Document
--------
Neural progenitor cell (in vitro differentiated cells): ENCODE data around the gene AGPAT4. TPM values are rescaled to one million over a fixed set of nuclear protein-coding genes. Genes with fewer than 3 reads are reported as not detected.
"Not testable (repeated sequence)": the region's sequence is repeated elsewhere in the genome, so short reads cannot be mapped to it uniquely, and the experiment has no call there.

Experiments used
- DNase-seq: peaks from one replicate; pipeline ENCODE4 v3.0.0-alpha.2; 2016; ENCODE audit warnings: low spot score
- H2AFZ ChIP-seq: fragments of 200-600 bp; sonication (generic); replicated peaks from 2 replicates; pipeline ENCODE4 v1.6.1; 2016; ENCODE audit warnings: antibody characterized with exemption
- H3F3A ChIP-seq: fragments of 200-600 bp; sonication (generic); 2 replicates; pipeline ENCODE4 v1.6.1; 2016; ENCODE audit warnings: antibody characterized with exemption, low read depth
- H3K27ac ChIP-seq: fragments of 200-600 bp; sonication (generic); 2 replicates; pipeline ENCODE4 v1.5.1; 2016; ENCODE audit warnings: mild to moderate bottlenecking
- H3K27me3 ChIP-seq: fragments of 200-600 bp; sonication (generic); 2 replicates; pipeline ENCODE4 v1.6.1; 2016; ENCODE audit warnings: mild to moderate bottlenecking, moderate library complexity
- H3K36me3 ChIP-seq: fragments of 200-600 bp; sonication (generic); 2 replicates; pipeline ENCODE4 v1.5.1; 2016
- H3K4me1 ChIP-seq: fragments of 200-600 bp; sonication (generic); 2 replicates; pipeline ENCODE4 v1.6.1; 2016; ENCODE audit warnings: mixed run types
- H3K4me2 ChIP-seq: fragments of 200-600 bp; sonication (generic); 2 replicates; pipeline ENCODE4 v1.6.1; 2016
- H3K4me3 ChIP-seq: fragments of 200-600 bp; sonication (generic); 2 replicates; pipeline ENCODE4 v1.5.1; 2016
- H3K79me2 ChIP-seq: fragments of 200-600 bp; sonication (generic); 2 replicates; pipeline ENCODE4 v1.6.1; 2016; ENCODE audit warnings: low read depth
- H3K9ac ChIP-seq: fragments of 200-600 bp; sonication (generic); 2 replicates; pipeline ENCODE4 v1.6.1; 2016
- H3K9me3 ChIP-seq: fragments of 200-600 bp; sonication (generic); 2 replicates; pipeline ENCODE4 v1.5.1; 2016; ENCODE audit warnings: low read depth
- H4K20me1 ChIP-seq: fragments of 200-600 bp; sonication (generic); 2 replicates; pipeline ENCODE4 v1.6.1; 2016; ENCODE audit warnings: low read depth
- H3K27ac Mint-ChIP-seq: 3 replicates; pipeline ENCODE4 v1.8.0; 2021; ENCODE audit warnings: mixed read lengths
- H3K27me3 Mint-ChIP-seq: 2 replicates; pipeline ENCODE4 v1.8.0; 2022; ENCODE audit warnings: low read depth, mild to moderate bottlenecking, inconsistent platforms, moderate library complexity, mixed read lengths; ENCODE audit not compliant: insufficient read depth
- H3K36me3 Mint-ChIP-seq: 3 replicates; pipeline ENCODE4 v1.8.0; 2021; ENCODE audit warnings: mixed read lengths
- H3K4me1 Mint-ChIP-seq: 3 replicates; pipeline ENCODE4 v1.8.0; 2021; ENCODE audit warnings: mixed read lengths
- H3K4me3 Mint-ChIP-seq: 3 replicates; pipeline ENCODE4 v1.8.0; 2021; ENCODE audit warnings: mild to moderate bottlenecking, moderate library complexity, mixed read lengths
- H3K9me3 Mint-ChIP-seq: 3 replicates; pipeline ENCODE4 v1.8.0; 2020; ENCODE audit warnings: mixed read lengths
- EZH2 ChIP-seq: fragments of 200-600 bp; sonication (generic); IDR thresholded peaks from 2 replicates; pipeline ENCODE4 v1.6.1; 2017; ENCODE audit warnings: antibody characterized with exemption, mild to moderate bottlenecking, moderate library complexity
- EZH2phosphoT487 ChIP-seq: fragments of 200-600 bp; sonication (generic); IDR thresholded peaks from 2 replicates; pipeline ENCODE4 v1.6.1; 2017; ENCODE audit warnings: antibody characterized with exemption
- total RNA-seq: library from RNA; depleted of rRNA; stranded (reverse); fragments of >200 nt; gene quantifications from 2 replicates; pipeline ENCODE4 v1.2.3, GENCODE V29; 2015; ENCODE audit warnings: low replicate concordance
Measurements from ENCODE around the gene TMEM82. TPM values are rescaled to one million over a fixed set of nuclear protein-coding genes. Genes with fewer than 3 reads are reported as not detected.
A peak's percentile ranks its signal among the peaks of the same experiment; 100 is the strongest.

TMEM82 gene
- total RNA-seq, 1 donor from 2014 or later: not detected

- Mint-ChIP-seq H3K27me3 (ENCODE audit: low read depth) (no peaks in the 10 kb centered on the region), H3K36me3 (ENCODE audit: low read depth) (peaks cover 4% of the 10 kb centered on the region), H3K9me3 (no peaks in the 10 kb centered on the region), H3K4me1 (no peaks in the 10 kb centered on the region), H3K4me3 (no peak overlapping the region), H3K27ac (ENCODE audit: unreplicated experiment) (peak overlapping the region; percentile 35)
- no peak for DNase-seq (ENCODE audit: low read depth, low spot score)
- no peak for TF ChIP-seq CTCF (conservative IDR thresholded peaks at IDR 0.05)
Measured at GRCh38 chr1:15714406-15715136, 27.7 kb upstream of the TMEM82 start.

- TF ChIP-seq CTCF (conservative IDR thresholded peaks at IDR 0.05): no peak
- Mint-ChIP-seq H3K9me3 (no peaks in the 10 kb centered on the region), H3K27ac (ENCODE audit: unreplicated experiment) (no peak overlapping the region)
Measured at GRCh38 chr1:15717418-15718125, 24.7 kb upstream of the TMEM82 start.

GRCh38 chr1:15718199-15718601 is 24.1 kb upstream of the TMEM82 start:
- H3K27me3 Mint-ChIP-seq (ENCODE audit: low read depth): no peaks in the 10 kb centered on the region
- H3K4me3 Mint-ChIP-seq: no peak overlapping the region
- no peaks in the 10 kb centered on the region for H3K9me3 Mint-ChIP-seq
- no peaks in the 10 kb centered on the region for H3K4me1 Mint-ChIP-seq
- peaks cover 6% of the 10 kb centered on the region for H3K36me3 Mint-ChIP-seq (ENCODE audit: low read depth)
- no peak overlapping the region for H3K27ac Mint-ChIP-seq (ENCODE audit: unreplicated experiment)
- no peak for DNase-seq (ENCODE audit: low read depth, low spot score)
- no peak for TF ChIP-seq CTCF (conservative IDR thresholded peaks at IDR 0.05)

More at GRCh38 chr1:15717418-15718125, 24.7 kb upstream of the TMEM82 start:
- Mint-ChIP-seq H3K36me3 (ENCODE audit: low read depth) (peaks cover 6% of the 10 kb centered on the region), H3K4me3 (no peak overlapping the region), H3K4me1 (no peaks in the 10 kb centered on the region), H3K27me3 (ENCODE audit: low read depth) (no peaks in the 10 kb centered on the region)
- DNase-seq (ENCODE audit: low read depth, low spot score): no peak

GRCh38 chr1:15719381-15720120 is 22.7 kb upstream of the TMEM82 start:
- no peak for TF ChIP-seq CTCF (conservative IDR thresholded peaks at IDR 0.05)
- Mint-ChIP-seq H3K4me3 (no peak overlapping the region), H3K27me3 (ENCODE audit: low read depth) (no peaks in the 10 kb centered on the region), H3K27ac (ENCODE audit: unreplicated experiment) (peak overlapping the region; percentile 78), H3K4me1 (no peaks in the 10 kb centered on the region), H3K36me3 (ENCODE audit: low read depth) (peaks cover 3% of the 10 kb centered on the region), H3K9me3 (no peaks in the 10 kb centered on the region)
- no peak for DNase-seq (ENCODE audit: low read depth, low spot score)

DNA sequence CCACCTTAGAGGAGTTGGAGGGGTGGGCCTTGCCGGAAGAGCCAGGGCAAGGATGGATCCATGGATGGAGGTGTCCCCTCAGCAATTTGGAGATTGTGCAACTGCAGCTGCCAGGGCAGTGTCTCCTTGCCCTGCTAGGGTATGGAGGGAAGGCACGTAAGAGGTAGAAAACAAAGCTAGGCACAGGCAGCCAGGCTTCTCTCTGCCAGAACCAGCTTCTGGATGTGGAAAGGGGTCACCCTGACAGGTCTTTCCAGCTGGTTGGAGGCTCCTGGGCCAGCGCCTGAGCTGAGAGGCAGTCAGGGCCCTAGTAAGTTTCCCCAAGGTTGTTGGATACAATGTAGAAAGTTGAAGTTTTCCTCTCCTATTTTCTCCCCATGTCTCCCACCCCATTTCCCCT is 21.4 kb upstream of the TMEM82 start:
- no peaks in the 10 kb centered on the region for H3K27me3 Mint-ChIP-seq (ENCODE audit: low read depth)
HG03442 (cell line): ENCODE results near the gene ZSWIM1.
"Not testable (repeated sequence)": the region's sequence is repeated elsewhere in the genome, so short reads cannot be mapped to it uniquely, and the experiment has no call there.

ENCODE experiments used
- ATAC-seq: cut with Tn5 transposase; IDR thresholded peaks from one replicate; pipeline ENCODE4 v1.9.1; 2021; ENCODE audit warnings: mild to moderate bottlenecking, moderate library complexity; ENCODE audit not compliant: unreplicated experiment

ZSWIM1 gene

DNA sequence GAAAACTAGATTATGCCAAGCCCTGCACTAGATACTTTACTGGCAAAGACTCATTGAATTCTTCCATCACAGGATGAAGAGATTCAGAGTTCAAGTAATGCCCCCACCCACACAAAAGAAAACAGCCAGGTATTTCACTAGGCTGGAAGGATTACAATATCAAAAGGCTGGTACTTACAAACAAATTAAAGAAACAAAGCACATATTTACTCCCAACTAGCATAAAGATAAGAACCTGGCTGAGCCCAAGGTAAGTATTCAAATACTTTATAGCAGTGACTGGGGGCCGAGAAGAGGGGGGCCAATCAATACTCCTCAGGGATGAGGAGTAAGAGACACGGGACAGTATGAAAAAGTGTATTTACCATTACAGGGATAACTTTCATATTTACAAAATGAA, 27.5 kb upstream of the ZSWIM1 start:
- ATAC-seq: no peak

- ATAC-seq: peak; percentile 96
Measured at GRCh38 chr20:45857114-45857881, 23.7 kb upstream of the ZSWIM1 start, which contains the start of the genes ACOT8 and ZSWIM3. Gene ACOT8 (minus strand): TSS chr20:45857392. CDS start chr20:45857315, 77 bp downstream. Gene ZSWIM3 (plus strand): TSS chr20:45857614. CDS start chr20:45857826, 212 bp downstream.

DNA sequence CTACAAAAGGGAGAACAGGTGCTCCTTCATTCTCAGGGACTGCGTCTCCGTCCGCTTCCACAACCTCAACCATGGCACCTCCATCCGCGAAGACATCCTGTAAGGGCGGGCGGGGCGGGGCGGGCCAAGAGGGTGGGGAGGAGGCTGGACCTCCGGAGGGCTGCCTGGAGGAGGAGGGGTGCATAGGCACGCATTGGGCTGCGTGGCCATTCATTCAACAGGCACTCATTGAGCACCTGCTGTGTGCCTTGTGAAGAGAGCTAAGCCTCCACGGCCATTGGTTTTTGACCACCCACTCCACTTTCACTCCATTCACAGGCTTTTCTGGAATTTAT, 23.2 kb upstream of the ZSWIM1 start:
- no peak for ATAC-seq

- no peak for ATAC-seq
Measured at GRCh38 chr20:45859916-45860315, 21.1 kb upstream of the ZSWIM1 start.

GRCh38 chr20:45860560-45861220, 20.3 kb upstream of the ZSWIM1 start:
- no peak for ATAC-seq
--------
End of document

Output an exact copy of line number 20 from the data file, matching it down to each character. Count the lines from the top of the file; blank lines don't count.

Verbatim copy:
- H3K4me1 Mint-ChIP-seq: 3 replicates; pipeline ENCODE4 v1.8.0; 2021; ENCODE audit warnings: mixed read lengths